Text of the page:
Arches National Park
Delicate Arch, Arches National Park, copyright Tom Till, Tom Till Photography
Till's stock photography images have been featured by National Geographic Magazine, The New York Times, Outside Magazine, Canon Copiers, Delta Airlines, The New Yorker Magazine, Life Magazine, Browntrout Calendars, Eastman Kodak, Reader's Digest, Rand McNally, MGM, Arizona Highways, Lonely Planet, and thousands of others.
An exhibit of his images of UNESCO World Heritage Sites has been traveling the world for almost three years, with stops in Paris, Brussels, Copenhagen, Geneva and Oslo, among others.
You can view more of Tom's work at Tom Till Photography.
Arches is one of the world's, not just one of the United States', most incredible national parks.
When you gaze at Balanced Rock, climb up into the Windows, or walk under Delicate Arch, it's hard to argue against that claim. The park's rock-itecture -- windows cut from stone, spindly arches longer than a football field, thin fins of rock -- and desertscape are otherworldly.
While Yellowstone National Park lays claim the world's largest collection of geothermal features, with some 10,000, Arches National Park holds the record for most nature-carved sandstone arches, with more than 2,000. Among them is Delicate Arch, which graces Utah license plates, and Landscape Arch, which somehow, despite its thin profile and 306-foot base-to-base span, continues to defy gravity.
Though blistering hot during the height of summer, Arches is a great stop in the fall and spring, and for those who don't mind winter's cold -- with little snow -- the solitude can be exquisite!
A park that those in a hurry can tour the highlights in half-a-day, Arches is much more rewarding to those who take the time to explore its nooks and crannies and savor its nuances. There are short, and long, hikes that cast this redrock desertscape in a variety of moods, a preserved log cabin built by a Civil War veteran to peer into, and Native American rock art that tells stories of earlier cultures that traipsed this redrock setting.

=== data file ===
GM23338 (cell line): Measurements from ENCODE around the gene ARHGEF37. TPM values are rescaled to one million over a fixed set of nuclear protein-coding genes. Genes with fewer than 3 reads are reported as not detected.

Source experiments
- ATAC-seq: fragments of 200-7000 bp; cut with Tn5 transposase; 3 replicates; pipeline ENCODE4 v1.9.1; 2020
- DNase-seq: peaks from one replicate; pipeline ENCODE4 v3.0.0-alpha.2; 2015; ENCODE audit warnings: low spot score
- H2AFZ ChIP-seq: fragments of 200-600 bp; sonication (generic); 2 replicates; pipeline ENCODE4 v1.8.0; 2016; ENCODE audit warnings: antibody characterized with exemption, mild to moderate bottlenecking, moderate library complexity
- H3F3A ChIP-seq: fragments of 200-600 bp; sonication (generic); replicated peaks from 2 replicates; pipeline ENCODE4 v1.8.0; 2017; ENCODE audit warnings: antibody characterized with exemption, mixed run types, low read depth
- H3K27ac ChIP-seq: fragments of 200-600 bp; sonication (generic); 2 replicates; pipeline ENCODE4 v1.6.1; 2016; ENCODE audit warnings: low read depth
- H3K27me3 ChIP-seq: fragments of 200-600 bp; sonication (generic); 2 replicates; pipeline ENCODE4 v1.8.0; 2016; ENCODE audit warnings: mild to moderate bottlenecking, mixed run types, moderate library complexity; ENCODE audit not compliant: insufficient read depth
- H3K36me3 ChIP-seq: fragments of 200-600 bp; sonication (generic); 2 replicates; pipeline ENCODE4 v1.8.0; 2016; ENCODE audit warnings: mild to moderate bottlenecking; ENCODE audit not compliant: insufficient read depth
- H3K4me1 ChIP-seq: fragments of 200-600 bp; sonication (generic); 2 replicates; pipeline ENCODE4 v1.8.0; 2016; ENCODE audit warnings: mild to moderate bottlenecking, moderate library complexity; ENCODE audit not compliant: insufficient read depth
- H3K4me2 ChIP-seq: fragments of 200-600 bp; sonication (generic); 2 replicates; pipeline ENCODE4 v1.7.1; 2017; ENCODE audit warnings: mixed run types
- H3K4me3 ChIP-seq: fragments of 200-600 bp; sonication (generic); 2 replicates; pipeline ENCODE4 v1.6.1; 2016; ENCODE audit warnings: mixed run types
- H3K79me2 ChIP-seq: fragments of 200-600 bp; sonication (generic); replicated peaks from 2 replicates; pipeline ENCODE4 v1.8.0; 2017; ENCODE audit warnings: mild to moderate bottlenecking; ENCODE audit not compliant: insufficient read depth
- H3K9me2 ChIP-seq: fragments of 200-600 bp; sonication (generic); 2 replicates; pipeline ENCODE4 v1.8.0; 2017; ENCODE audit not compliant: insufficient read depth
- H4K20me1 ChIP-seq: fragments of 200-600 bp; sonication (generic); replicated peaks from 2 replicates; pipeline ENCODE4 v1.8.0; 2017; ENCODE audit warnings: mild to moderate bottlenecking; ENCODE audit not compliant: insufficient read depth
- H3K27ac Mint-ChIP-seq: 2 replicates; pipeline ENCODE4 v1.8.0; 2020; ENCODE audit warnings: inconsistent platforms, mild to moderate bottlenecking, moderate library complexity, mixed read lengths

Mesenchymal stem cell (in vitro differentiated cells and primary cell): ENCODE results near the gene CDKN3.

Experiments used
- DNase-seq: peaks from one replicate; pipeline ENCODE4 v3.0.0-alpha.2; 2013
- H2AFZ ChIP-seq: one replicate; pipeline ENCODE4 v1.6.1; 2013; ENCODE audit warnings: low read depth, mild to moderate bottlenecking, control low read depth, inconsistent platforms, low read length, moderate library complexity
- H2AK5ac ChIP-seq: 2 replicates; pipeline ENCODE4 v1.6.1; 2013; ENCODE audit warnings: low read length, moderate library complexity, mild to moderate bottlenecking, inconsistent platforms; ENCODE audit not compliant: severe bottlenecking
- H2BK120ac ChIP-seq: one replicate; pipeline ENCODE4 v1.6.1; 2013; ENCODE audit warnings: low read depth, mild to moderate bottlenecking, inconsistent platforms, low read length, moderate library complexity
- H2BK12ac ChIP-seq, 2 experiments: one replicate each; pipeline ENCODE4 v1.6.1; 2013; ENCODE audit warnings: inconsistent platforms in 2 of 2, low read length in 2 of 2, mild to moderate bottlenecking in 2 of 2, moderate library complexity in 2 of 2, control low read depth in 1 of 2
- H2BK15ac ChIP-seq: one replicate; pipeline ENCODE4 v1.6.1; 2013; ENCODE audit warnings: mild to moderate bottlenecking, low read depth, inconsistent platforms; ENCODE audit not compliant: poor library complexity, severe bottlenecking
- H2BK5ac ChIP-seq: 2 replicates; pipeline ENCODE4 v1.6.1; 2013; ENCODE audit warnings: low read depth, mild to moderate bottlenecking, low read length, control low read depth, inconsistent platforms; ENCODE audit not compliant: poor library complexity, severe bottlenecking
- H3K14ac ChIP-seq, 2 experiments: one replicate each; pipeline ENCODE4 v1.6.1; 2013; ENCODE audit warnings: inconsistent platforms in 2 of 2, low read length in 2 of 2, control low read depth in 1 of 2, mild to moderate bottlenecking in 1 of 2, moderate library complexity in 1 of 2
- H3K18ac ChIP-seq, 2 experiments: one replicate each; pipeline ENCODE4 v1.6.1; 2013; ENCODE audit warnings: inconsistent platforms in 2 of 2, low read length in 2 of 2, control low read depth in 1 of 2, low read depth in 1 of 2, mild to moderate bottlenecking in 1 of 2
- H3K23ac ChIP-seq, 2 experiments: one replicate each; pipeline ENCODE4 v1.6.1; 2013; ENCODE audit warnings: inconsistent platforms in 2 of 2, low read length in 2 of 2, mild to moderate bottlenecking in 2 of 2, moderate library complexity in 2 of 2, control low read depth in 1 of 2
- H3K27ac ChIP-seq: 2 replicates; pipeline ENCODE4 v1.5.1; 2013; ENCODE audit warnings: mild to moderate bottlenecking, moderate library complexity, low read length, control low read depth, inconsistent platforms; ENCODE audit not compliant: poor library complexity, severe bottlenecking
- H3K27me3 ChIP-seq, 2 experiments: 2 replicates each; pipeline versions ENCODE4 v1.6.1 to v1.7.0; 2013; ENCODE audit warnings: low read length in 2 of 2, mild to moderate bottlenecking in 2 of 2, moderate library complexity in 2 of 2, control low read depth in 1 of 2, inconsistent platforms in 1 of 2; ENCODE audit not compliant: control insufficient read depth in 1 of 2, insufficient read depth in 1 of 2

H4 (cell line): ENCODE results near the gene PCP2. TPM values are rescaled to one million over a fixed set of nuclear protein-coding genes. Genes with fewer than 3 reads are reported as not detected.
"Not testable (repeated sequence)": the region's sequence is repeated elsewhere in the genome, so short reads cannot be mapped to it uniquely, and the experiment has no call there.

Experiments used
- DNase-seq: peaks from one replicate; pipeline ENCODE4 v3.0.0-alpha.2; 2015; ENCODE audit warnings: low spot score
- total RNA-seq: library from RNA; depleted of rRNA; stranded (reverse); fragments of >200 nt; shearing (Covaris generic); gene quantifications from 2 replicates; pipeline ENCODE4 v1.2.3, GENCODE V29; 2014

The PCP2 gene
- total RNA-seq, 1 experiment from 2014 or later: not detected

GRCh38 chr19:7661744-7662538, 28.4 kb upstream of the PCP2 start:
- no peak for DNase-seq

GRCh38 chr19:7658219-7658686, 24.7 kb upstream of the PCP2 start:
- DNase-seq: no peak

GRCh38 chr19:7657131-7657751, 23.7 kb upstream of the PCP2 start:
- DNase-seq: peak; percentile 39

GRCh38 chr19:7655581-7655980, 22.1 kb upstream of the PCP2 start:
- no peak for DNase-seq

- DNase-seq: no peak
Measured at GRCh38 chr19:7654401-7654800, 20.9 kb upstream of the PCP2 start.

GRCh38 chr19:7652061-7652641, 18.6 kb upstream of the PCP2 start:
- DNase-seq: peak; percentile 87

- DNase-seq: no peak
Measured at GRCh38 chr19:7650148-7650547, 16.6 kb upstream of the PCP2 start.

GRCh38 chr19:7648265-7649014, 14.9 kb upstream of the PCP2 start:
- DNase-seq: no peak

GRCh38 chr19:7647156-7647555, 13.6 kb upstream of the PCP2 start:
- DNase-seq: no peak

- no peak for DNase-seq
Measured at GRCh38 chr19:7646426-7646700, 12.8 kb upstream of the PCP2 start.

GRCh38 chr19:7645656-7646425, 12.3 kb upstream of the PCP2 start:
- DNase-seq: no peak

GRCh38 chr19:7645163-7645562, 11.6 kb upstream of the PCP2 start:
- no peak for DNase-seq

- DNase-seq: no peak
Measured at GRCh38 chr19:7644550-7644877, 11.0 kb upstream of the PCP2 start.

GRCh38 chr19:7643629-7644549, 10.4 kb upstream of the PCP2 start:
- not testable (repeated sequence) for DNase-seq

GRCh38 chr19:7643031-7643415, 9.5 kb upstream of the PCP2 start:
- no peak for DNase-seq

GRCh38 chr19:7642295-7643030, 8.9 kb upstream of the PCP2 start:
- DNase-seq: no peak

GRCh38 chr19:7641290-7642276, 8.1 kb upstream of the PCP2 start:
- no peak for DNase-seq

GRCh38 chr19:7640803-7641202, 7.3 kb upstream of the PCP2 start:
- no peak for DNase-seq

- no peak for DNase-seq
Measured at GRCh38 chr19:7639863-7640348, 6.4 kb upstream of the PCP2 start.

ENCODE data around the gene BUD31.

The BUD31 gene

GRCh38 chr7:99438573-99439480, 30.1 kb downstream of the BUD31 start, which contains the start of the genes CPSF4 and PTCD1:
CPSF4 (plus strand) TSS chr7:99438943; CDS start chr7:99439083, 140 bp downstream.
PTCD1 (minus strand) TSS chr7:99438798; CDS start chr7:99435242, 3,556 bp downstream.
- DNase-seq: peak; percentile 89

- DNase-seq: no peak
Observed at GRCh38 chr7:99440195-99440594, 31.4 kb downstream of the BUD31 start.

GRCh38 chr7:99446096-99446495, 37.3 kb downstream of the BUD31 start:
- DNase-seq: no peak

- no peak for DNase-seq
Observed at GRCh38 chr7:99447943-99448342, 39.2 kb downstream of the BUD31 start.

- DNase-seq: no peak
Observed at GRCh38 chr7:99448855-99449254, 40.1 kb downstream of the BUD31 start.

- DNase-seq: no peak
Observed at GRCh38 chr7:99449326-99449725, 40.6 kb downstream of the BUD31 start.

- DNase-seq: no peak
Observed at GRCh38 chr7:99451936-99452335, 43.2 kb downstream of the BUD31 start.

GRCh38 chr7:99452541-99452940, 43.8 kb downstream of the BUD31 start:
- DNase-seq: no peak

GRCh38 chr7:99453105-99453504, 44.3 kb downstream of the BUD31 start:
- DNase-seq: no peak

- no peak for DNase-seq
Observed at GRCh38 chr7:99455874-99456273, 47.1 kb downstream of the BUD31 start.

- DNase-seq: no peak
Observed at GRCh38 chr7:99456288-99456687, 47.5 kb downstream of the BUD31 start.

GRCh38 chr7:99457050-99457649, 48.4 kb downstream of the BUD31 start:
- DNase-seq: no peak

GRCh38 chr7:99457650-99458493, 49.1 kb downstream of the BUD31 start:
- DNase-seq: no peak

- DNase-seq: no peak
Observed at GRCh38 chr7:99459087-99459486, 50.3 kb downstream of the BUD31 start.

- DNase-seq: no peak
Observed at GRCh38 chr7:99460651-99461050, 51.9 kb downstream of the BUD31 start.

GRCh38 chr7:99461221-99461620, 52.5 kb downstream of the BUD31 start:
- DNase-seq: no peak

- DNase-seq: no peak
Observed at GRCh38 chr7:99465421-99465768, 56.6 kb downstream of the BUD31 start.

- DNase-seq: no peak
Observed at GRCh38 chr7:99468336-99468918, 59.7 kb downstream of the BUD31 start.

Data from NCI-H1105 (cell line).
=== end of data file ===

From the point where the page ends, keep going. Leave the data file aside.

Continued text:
And here is where a chapter of American environmentalism was written, as the late Edward Abbey spent a season here as a ranger and worked on Desert Solitaire in a trailer not far from Balanced Rock.
The park is a gigantic playground for kids. It's rock outcrops are perfect for games of hide and seek, and there's even an official sandbox ... under, of course, Sand Dune Arch.
Traveler's Choice For: Families, kids, photography, hiking, geology
Sandstone so porous it absorbs the sun's rays?
It certainly seems that way as I head into Arches National Park, where the iron-rich sandstone stands stained red against the sky, a three-dimensional pleine air art gallery of earth tones.
How would you describe Arches to someone who had never been to the Southwest? You could try to explain the landscape by comparing it to the old Flintstones cartoons, but what if they weren't familiar with the Flintstones? Do you think they'd believe you if you said Arches was a cathedral of rocks, where gravity doesn't always work, where the sunsets stain the cliffs?
May without question is one of the best two or three months of the year to visit Arches. It's not too hot, the spring rebirth is evident in the vegetation, and the crowds haven't yet arrived. With that in mind, here's Traveler's checklist for a May visit to Arches.